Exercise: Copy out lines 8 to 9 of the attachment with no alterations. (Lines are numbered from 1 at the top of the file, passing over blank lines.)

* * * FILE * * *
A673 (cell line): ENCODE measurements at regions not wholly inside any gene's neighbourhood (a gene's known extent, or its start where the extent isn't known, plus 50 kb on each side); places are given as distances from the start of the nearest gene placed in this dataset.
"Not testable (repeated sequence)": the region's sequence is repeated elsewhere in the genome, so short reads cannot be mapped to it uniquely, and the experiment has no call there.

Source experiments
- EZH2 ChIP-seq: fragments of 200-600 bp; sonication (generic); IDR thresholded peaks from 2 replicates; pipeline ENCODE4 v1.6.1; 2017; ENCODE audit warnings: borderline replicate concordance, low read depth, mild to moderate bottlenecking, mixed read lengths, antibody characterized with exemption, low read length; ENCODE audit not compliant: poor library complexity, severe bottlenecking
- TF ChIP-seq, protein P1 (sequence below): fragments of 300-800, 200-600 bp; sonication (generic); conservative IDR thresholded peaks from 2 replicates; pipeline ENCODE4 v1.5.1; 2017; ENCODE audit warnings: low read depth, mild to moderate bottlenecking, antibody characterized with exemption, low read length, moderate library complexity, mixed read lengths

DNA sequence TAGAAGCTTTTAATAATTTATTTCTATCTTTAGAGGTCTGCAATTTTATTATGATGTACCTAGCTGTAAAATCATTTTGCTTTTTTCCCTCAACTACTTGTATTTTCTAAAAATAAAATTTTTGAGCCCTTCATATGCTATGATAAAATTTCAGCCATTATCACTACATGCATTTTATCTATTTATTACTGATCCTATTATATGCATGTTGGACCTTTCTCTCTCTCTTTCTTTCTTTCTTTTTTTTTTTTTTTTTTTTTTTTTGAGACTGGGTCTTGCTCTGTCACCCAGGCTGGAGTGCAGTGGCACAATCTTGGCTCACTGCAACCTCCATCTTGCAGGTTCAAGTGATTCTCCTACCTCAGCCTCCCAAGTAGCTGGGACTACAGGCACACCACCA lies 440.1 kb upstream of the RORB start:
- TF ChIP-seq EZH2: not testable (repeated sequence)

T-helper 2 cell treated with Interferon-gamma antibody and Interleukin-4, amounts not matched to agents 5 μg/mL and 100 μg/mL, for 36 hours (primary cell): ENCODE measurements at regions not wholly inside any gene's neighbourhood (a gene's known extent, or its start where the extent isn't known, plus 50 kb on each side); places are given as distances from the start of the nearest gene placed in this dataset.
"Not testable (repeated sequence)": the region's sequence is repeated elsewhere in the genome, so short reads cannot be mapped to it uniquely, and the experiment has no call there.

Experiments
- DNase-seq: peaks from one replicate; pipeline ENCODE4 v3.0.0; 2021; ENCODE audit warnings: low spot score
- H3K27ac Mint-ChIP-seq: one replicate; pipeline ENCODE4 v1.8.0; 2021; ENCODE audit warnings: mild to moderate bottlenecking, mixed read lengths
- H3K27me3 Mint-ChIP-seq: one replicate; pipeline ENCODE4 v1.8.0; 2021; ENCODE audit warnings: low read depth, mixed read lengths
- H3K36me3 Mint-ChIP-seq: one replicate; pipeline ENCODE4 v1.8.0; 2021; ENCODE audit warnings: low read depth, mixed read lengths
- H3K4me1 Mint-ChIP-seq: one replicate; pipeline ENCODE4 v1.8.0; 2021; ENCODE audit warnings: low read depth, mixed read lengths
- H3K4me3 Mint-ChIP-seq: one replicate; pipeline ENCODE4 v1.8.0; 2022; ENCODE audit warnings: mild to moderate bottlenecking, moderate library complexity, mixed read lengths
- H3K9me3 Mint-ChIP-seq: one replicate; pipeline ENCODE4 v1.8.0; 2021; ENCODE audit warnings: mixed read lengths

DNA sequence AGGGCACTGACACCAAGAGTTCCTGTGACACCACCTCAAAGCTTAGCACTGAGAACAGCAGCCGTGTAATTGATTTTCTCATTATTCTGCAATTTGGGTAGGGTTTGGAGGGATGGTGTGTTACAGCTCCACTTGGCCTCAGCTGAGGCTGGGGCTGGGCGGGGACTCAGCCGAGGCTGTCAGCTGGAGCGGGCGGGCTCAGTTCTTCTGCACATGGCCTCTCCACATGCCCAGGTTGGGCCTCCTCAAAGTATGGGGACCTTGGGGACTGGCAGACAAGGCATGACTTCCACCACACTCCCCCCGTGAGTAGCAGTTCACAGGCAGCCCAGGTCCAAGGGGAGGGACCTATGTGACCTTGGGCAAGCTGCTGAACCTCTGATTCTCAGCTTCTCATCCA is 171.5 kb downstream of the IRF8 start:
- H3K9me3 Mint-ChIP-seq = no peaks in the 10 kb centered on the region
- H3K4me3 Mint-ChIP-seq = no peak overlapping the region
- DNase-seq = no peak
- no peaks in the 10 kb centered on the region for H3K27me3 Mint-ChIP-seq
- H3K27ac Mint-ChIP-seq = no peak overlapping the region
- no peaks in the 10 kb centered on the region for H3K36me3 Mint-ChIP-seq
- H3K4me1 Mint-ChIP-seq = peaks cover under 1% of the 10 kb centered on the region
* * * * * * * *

T-helper 2 cell treated with Interferon-gamma antibody and Interleukin-4, amounts not matched to agents 5 μg/mL and 100 μg/mL, for 36 hours (primary cell): ENCODE measurements at regions not wholly inside any gene's neighbourhood (a gene's known extent, or its start where the extent isn't known, plus 50 kb on each side); places are given as distances from the start of the nearest gene placed in this dataset.
"Not testable (repeated sequence)": the region's sequence is repeated elsewhere in the genome, so short reads cannot be mapped to it uniquely, and the experiment has no call there.